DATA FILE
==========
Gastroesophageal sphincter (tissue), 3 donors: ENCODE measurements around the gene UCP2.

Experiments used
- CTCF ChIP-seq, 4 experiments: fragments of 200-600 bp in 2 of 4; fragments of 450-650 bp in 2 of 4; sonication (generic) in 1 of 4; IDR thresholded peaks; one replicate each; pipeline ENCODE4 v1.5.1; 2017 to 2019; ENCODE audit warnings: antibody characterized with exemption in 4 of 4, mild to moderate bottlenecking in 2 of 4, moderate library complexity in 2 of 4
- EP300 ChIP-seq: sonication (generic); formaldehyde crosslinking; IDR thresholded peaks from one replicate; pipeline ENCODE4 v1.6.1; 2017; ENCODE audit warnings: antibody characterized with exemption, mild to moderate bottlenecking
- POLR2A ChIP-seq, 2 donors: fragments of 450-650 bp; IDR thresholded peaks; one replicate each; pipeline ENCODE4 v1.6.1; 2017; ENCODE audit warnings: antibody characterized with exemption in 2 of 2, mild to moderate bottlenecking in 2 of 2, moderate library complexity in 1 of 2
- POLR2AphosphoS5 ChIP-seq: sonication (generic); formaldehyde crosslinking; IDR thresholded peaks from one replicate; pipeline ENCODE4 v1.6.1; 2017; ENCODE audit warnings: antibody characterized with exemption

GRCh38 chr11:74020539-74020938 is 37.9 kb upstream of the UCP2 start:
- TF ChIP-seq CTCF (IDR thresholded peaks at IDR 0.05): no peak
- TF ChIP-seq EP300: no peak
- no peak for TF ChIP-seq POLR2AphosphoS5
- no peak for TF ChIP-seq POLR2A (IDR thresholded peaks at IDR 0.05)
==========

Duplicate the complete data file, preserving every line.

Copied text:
Gastroesophageal sphincter (tissue), 3 donors: ENCODE measurements around the gene UCP2.

Experiments used
- CTCF ChIP-seq, 4 experiments: fragments of 200-600 bp in 2 of 4; fragments of 450-650 bp in 2 of 4; sonication (generic) in 1 of 4; IDR thresholded peaks; one replicate each; pipeline ENCODE4 v1.5.1; 2017 to 2019; ENCODE audit warnings: antibody characterized with exemption in 4 of 4, mild to moderate bottlenecking in 2 of 4, moderate library complexity in 2 of 4
- EP300 ChIP-seq: sonication (generic); formaldehyde crosslinking; IDR thresholded peaks from one replicate; pipeline ENCODE4 v1.6.1; 2017; ENCODE audit warnings: antibody characterized with exemption, mild to moderate bottlenecking
- POLR2A ChIP-seq, 2 donors: fragments of 450-650 bp; IDR thresholded peaks; one replicate each; pipeline ENCODE4 v1.6.1; 2017; ENCODE audit warnings: antibody characterized with exemption in 2 of 2, mild to moderate bottlenecking in 2 of 2, moderate library complexity in 1 of 2
- POLR2AphosphoS5 ChIP-seq: sonication (generic); formaldehyde crosslinking; IDR thresholded peaks from one replicate; pipeline ENCODE4 v1.6.1; 2017; ENCODE audit warnings: antibody characterized with exemption

GRCh38 chr11:74020539-74020938 is 37.9 kb upstream of the UCP2 start:
- TF ChIP-seq CTCF (IDR thresholded peaks at IDR 0.05): no peak
- TF ChIP-seq EP300: no peak
- no peak for TF ChIP-seq POLR2AphosphoS5
- no peak for TF ChIP-seq POLR2A (IDR thresholded peaks at IDR 0.05)